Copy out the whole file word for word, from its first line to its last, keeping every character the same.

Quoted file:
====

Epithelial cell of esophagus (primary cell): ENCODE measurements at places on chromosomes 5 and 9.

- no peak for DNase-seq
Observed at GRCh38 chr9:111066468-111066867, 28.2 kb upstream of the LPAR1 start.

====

Epithelial cell of esophagus (primary cell): ENCODE measurements at places on chromosomes 5 and 9.

- no peak for DNase-seq
Observed at GRCh38 chr9:111066468-111066867, 28.2 kb upstream of the LPAR1 start.